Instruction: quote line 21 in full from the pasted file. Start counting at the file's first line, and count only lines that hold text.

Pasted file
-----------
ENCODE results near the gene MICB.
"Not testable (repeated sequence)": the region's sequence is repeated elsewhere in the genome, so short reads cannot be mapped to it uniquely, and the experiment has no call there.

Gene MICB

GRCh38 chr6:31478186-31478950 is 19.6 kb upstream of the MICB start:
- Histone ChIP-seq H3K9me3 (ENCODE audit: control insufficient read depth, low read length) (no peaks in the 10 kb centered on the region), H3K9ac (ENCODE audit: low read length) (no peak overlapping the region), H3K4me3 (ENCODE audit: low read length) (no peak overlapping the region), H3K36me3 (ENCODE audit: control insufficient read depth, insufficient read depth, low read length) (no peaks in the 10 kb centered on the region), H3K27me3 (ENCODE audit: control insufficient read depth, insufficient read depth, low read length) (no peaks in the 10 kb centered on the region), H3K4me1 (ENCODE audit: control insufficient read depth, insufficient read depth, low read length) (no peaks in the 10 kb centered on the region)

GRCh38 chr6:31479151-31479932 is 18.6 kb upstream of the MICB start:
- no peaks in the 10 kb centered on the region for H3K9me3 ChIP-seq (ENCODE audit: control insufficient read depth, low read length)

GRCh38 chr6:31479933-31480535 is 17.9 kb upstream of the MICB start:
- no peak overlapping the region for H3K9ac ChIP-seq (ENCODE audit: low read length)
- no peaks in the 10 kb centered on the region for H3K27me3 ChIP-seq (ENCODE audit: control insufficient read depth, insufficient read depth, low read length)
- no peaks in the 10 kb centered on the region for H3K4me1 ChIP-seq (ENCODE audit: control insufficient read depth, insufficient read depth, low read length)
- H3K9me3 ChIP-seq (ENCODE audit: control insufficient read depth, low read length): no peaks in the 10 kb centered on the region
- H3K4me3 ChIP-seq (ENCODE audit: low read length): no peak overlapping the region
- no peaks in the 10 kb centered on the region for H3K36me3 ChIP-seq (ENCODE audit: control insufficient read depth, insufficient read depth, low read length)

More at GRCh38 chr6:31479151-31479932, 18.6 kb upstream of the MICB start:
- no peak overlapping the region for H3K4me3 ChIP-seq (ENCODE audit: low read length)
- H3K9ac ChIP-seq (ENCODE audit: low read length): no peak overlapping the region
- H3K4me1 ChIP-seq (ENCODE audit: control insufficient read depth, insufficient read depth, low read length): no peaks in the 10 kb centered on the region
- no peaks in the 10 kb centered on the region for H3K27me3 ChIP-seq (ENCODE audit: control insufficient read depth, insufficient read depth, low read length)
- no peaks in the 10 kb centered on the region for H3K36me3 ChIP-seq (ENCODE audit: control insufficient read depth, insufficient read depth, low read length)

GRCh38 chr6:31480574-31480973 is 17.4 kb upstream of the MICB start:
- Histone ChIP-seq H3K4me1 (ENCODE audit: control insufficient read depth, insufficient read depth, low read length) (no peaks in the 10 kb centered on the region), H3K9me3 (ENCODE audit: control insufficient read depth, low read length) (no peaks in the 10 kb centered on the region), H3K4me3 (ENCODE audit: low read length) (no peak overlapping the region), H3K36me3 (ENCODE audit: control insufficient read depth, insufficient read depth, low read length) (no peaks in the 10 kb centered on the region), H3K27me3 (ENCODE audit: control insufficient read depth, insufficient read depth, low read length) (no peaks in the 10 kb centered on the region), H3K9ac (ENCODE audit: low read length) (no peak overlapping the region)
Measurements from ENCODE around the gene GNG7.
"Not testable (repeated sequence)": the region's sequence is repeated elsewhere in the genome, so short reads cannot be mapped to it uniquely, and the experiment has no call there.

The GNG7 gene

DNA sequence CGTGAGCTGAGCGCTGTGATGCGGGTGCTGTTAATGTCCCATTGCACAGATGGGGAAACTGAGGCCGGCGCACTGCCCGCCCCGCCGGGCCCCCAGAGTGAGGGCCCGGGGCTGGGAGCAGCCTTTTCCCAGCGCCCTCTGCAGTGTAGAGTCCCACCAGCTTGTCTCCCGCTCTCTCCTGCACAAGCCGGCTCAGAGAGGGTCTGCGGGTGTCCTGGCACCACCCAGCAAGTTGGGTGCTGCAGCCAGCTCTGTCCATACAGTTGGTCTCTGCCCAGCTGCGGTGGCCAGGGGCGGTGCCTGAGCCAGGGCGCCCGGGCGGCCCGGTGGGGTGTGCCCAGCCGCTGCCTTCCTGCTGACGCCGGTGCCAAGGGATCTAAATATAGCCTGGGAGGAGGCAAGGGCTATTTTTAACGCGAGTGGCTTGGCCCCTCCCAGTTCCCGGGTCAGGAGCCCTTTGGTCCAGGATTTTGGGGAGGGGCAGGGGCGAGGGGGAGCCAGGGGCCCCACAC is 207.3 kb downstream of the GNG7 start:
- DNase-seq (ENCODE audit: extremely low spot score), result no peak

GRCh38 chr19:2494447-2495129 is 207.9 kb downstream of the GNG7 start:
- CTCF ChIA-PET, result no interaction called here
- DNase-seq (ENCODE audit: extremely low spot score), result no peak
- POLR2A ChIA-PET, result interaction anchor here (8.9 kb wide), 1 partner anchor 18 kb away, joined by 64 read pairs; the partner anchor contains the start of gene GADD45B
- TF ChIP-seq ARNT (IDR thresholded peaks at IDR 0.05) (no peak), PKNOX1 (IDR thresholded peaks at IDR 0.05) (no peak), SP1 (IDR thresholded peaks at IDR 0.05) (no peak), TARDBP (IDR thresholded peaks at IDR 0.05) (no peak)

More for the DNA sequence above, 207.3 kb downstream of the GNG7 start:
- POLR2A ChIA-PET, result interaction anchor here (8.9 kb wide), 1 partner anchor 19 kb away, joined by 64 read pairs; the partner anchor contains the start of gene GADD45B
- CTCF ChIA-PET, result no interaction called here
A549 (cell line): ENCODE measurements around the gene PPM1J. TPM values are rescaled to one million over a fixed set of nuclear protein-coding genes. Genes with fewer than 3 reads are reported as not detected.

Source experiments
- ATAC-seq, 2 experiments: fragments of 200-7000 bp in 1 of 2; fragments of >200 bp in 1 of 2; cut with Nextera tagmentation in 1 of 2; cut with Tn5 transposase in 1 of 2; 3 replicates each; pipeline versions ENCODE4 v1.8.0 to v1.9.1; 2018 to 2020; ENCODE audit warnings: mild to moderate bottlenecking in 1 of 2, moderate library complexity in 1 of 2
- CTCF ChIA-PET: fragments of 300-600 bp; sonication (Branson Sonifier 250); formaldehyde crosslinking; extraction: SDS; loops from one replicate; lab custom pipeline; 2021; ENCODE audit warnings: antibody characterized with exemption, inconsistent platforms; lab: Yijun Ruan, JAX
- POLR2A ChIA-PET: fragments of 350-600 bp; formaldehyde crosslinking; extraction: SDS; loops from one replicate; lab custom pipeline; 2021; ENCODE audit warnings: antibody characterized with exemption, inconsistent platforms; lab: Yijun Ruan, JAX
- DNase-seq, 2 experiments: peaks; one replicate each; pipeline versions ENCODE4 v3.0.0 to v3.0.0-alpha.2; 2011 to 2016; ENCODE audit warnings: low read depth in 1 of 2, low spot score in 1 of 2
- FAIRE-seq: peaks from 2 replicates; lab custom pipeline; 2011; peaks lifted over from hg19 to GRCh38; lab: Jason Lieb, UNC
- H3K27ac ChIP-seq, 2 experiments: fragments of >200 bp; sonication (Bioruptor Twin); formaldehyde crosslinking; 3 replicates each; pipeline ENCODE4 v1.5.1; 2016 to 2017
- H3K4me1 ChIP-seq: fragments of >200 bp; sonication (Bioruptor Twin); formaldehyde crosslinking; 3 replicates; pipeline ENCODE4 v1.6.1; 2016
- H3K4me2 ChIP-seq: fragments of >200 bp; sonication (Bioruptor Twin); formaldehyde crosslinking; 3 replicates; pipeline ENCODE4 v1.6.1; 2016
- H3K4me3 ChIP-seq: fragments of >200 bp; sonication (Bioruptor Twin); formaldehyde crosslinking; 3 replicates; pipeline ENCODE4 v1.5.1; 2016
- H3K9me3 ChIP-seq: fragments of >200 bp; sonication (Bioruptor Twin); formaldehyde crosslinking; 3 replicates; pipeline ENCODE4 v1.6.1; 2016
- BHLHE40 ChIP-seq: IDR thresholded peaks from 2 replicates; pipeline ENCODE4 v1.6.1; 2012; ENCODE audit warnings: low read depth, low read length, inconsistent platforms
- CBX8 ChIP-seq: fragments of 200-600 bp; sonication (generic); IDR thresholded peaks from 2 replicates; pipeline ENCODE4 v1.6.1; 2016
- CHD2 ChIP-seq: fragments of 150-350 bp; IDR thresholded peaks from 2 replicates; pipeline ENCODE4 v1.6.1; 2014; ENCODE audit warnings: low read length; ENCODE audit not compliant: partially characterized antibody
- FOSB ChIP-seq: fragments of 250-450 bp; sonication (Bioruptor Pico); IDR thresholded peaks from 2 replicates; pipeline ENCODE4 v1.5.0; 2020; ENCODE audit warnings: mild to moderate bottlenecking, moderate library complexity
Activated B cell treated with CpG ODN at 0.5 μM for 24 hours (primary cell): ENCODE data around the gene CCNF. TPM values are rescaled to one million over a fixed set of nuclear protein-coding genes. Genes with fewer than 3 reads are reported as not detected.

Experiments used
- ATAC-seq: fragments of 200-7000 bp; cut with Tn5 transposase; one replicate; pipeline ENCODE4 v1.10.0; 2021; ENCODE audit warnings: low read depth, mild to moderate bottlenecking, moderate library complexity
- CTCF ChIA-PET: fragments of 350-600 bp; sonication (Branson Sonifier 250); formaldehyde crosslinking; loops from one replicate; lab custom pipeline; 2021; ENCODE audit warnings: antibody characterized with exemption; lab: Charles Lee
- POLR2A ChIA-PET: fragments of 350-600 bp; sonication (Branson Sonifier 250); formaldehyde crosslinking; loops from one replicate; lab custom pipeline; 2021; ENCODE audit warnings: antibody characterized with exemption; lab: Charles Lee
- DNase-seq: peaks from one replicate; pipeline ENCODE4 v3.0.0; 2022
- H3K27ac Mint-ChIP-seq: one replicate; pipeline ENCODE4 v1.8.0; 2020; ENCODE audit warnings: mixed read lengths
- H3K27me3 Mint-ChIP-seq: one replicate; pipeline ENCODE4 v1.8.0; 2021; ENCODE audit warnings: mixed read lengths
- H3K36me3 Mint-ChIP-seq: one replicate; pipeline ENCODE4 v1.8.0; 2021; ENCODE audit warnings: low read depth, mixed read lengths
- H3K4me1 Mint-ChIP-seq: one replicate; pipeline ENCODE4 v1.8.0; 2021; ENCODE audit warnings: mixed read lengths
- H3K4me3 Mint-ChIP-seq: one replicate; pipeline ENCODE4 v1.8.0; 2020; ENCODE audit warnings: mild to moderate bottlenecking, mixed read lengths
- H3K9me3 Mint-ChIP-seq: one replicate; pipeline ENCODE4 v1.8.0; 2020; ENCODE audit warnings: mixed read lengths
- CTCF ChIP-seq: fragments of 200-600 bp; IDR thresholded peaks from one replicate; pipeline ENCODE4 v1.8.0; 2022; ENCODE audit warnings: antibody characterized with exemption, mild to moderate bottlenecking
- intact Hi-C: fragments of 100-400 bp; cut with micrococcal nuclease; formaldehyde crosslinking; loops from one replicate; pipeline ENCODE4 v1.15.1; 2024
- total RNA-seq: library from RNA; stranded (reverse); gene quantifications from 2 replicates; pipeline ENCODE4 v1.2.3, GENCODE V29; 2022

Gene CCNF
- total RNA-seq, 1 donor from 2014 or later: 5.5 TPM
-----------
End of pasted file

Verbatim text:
GRCh38 chr6:31480574-31480973 is 17.4 kb upstream of the MICB start: